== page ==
3.      Don’t expect every company-both large and small-to pay comparable wages for a similar set of skills. Although most companies try to pay fair market value for comparable jobs, it can be difficult to keep abreast of what the going rate is. If a small company doesn’t participate in salary surveys or doesn’t have a seasoned human resources specialist they may either under or over pay for a job.

4.      Don’t expect a raise just because a colleague across town got one for a similar job. Today’s jobs are less structured than at any time in history and they can be quite different from one another, even if they have the same title. Job descriptions become blurry as more hats are worn. For instance, if you’re on a number of committees and special task forces, your job description will bulge. If the "bulge" in responsibilities shrinks, you would probably lose the case for a salary increase.

5.      Don’t expect a raise because of things such as being dependable, having good attendance or having a good work ethic. These things are expected on a job (even though we all know they are increasingly hard to find). Although these attributes can contribute to a merit increase, they still need to be connected to the bottom line results you produce.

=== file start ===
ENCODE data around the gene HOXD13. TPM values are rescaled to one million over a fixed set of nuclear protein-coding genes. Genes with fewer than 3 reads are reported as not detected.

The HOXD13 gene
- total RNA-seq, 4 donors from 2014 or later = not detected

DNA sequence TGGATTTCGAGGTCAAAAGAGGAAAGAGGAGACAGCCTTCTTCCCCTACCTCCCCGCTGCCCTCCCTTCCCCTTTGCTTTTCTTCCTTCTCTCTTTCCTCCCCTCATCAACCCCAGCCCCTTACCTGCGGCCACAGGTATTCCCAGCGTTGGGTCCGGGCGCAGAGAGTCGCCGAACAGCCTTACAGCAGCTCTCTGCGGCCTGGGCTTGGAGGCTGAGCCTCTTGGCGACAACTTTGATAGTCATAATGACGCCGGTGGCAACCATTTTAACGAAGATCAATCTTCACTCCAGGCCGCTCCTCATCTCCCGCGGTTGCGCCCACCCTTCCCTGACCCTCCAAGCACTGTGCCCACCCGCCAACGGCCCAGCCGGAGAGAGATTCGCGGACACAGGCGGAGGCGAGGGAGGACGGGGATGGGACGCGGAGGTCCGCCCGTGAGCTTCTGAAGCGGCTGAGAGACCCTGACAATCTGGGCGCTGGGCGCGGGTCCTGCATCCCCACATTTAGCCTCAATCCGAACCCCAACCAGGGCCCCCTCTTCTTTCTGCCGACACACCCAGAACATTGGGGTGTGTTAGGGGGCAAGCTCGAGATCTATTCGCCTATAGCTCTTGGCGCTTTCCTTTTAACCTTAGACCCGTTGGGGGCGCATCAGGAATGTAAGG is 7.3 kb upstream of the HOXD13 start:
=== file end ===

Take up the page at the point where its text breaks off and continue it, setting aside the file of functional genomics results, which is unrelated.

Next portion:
6.      Don’t expect a raise because of your own living expense needs. Companies can’t use your monthly bills as a reason for giving you a raise. Some jobs warrant more pay than others do, but it is strictly based on what the skills are worth to the organization. Some people feel that their company owes them a "living wage." Can you imagine the mess there would be if people were actually paid that way? (What’s your definition of "living wage"? Is it similar to the person next to you, who has all the credit card bills?)

Your best approach is to focus on how much responsibility and authority you have and how much it has grown since you were hired. If you can say that your job size and scope have enlarged significantly, you will be on firm ground when you ask for more money.